The changing phases of the moon
View of the full moon from North Hill at 2:55 a.m. on Sept. 3.
(Photo courtesy DON BARTLING)
| September 10, 2020 1:00 AM
“When the moon is not full, the stars shine more brightly." (Ancient proverb)
Most people have a passing familiarity with the phases of the moon. Some nights you look up into the sky and see a bright Full Moon like last Wednesday night. On the other nights you can only see a tiny crescent of light and on other occasions the Moon seems to be half there or three quarters there. The Moon phases are the different ways in which we see the Moon from here on earth and they follow a regular cycle every 29.5 days.
Have you ever looked up at the sky and noticed how the Moon seems to change shape each night? Well, it doesn’t ‘change shape’ at all. The Moon doesn’t emit light itself, the ‘moonlight’ we actually see is the Sun’s light reflected off the lunar surface. As the Moon orbits the Earth, the Sun lights up different parts of it, making it seem as if the Moon is changing shape, but it just our view of the moon that is altering.
Just like the Earth, the Moon is a sphere, and it is always half-illuminated by the Sun. However, from here on Earth, we see it as not illuminated at all, fully illuminated or partly illuminated, because the Moon is orbiting the earth. This means that the proportion of the half illuminated lunar surface we can see varies from day to day throughout the lunar month. The apparent changes in illumination, seen from earth, are what constitute the Moon phases.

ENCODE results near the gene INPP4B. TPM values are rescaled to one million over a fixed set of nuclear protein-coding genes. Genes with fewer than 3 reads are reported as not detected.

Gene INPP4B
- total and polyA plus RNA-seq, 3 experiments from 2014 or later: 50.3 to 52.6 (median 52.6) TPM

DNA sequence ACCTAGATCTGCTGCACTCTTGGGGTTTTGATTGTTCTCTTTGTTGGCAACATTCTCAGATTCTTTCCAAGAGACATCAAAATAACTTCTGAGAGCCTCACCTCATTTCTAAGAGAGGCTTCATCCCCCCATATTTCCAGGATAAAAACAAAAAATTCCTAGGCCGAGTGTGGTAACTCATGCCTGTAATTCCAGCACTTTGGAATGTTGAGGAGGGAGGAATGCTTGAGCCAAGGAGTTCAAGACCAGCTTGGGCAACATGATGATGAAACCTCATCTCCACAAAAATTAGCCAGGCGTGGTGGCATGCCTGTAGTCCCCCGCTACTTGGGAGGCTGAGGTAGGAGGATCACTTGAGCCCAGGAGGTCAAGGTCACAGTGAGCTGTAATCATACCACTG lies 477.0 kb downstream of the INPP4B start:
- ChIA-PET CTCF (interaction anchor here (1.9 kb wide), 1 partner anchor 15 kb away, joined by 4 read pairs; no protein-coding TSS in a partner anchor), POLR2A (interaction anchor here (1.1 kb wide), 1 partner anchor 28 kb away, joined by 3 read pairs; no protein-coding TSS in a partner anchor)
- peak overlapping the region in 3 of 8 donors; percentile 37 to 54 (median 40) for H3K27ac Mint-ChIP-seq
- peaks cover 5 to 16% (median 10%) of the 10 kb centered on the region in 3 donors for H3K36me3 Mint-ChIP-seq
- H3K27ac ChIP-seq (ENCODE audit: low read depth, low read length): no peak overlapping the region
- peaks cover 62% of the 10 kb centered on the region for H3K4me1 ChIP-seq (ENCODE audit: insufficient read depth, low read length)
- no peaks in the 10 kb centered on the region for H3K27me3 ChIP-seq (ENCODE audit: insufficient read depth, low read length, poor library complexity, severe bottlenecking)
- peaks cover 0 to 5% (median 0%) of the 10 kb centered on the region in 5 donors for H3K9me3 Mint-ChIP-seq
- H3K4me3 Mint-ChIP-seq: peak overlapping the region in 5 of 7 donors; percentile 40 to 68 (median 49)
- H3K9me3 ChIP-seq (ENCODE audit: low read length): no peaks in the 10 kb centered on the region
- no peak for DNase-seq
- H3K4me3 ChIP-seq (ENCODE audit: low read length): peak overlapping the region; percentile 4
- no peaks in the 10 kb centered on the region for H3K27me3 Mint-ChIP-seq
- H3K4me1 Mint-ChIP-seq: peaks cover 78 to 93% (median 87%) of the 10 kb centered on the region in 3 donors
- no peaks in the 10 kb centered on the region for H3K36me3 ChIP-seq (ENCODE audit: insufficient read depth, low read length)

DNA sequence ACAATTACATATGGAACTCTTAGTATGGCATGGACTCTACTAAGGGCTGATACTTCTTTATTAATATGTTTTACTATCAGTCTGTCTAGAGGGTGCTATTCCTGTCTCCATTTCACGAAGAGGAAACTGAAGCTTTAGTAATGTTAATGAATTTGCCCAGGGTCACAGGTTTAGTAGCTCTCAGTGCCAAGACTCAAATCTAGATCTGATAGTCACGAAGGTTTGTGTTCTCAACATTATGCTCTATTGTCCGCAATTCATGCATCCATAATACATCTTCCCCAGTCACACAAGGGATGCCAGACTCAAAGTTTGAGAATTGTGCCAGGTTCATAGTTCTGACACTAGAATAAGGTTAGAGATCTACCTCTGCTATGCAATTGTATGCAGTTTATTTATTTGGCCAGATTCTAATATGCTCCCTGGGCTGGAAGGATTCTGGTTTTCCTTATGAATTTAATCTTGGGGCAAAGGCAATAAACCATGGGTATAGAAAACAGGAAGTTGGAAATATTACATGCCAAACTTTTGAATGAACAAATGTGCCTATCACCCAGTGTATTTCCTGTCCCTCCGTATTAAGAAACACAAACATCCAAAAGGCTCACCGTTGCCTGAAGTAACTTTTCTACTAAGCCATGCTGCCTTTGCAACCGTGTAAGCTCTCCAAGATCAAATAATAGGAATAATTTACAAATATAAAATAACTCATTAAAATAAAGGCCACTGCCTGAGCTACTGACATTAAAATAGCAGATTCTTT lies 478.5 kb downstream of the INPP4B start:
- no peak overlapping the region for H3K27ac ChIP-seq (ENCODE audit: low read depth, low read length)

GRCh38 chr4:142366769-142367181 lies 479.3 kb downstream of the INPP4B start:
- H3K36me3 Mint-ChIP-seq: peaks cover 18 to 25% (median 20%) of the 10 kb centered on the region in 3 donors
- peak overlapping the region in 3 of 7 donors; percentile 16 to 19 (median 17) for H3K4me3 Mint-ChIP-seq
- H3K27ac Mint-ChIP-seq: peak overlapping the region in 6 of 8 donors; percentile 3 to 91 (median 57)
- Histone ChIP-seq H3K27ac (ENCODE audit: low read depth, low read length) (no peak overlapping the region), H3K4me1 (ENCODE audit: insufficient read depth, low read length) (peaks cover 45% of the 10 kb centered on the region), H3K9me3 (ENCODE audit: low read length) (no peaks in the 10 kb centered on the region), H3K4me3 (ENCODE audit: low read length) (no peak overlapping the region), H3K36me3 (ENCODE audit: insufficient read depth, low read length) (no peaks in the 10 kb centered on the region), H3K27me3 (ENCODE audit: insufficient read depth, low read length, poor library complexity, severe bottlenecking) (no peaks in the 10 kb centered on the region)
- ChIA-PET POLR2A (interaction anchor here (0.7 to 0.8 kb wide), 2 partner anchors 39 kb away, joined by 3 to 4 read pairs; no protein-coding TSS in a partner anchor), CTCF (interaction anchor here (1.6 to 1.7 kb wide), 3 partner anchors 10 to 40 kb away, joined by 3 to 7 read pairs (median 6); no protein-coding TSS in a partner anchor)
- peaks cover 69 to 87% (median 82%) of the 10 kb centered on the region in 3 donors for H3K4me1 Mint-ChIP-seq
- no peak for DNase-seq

There are eight lunar phases in total. In order, they proceed as follows: New Moon, Crescent Moon (also called Waxing Crescent Moon), First Quarter Moon, Gibbous Moon (also called Waxing Gibbous Moon), Full Moon, Waning Gibbous Moon, Third Quarter Moon (also called Last Quarter Moon), and the eighth phase of the moon is the Waning Crescent Moon.
A New Moon occurs when the Moon lies directly between the earth and the Sun, so no direct sunlight reaches the part of the Moon that we can see.
During the Crescent Moon, we see a crescent sliver of the Moon illuminated, on the right-hand side of the Moon as you view it.
The First Quarter Moon actually looks like a half-Moon, as half of the side we can see is illuminated.
The Gibbous Moon looks as though the right-hand three quarters of the Moon is illuminated, as seen from earth.
The Full Moon is when the Moon’s disc appears to be fully illuminated.
In the Waning Gibbous Moon, the left hand three-quarters of the Moon’s visible disc in the Northern hemisphere (and the opposite in the Southern hemisphere), is illuminated.
During the Third Quarter Moon, half of the Moon’s disc is illuminated.
In the phase of the Waning Crescent Moon, we can see a thin crescent illuminated on the Moon, on the left-hand side as we view it. And then finally the New Moon phase beginning the cycle all over again.
Here is a quick and easy chart provided by National Geographic to the 8 different Moon phases. Each Moon phase last for approximately 3.5 days.